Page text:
Etcd and Compose for MySQL - The last leg of the NodeJS Grand Tour

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The Grand Tour is Compose's epic journey to write about how to connect to every Compose database with as many languages as possible. Here, we are on the last leg of the NodeJS journey stopping at etcd and MySQL.

The Node.JS segment of the Grand Tour comes to an end with etcd and Compose for MySQL. Two very different databases, but, as with all of the Compose Grand Tour articles a common example which shows how to connect to all the databases of Compose. In previous tours, we've covered Go and Python and this is the final stage of the Node.JS/JavaScript tour.

In the first stage of the Node.JS tour we covered MongoDB, Elasticsearch, and PostgreSQL. We then moved on to Redis and RabbitMQ. In the third leg of the journey we took on the Cassandra-compatible Scylla and RethinkDB. Skip back to the first stage if you want to know more about the common example; it's a simple Express web application which takes words and definitions, saves them and displays the current collection back. It's enough to show how to connect, write and read the database.

Now we're onto looking at etcd and MySQL so let's get going.

etcd

We'll be looking at the current etcd V3 gRPC-based API. The code for this example is in node/example-etcd3 in the Compose Grand Tour Node repository. There is, for the curious, an example for the previous V2 REST API in node/example-etcd but as that's the old API, we won't be covering it here.

The etcd Driver

For this example, we're going to use node-etcd3 as the driver to connect to the etcd database. It's a package that's written in TypeScript and if you use that you'll benefit from its type information. If you don't you can treat it like any other JavaScript package.

The etcd Connection

Because etcd supports multiple endpoints, the first thing we need to pass over is a list of https endpoints in an environment variable we like to call COMPOSE_ETCD_ENDPOINTS. You can find that information for a Compose deployment in the console overview's connection strings. Note that for these endpoints, don't include the username and password. Look to the command line example and it's --endpoints value for an example. It should look something like this:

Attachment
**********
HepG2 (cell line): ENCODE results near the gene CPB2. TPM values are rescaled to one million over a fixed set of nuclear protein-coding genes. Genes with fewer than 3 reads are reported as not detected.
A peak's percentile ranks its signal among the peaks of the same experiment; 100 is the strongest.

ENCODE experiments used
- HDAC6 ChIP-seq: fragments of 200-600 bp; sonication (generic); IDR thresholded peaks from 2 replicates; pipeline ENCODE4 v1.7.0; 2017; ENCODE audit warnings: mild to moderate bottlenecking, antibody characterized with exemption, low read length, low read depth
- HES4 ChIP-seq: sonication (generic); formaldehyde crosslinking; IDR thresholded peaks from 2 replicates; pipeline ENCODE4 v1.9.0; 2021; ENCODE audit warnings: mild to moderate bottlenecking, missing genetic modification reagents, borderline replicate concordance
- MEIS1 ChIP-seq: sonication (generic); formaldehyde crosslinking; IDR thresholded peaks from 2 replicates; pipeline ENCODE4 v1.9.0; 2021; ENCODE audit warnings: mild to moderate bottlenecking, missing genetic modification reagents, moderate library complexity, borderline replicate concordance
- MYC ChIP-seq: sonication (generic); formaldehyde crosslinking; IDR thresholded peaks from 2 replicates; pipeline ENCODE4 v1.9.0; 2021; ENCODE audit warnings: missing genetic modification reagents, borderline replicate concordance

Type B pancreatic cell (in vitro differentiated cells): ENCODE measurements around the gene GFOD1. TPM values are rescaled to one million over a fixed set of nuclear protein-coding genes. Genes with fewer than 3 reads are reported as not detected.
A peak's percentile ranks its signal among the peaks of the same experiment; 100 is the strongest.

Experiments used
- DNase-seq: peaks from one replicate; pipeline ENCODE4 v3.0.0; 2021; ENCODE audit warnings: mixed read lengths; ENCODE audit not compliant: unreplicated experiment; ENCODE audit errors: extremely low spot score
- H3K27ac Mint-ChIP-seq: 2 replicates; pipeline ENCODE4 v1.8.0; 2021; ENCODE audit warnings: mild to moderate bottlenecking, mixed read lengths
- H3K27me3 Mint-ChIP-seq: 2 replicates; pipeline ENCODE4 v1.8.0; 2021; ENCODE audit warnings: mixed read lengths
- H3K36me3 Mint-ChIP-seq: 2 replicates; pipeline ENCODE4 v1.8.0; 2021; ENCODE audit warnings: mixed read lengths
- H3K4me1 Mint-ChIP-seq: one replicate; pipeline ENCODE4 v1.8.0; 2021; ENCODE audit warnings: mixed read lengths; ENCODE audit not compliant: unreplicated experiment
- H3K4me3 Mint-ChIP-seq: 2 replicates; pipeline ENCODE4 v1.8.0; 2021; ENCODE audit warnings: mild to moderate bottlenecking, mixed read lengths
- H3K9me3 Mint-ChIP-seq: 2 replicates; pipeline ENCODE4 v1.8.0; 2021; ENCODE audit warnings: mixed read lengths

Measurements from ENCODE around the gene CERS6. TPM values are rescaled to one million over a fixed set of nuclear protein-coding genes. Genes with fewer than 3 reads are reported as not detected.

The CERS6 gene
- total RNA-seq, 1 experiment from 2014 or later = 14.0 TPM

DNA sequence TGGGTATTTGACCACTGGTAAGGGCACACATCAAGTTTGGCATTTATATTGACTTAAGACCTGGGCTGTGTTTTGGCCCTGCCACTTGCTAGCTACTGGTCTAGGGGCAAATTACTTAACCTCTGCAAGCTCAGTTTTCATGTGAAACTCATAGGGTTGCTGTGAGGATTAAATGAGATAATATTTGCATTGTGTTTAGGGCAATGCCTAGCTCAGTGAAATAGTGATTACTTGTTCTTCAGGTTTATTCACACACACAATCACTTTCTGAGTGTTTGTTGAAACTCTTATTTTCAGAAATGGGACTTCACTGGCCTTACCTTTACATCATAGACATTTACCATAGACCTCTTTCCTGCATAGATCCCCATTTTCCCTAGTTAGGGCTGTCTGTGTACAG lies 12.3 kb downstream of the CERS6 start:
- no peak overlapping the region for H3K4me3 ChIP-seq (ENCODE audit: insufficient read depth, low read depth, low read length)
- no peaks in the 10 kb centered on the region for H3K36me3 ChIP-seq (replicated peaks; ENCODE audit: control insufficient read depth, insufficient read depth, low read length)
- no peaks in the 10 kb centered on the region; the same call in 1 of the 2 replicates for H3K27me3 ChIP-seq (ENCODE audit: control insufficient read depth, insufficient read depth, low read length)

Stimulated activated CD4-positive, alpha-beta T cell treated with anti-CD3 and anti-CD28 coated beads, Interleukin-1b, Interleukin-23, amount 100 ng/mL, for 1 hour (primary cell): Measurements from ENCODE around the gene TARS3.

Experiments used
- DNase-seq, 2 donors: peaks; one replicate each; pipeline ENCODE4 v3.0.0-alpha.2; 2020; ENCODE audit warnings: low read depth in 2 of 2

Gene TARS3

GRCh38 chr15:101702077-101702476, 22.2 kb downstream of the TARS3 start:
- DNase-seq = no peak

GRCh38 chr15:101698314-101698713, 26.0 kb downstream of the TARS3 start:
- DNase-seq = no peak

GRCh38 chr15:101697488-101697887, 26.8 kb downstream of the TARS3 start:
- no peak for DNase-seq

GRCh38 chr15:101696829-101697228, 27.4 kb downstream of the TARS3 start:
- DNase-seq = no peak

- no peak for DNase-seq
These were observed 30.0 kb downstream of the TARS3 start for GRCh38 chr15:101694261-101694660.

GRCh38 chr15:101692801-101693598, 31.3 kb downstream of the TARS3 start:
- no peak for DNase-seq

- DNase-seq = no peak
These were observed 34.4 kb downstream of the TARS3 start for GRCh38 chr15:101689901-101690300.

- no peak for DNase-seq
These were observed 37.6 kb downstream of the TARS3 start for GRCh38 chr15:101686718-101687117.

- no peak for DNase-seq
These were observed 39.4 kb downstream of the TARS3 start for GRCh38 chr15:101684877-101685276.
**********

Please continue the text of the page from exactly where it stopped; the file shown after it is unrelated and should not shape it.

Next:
export COMPOSE_ETCD_ENDPOINTS=https://portal1833-16.illustrious-etcd-60.compose-3.composedb.com:16217,https://portal1841-15.illustrious-etcd-60.compose-3.composedb.com:16217  

As for the username and password, they should be set in the environment variables COMPOSE_ETCD_USER and COMPOSE_ETCD_PASS like so:

export COMPOSE_ETCD_USER=root  
export COMPOSE_ETCD_PASS=EVERYBODYKNOWS  

With these three environment variables in place, we can move onto the code.

Preparing to Connect

The first step to connecting is to bring in the node-etcd package and import the various environment variables.

const { Etcd3 } = require("etcd3");

let endpoints = process.env.COMPOSE_ETCD_ENDPOINTS;

if (endpoints === undefined) {  
  console.error("Please set the COMPOSE_ETCD_ENDPOINTS environment variable");
  process.exit(1);
}

let envuser = process.env.COMPOSE_ETCD_USER;  
let envpass = process.env.COMPOSE_ETCD_PASS;  

This information will be passed to the Etcd3 constructor through an options object. We'll create that options object next:

let opts = {  
  hosts: endpoints.split(","),
  auth: {
    username: envuser,
    password: envpass
  }
};

The hosts field takes an array of endpoints so we split() that string up into an array.

Time to connect

With the options created, we can create our Etcd instance.

var etcd = new Etcd3(opts).namespace("/grand_tour/words/");  

The interesting part of this command is the .namespace() option. This means that any keys we use with this connection will be prefixed, automatically with "/grand_tour/words/". This allows us to use the database without clashing with any other application's keys.

The etcd Read

Reading our keys and values out of the database is fairly simple, but we do have to reformat the results once we have them. The first stage involves building a command; etcd.getAll().strings()..... It does what it says, it get's all keys and values in the namespace and then formats the returned data as strings.

function getWords() {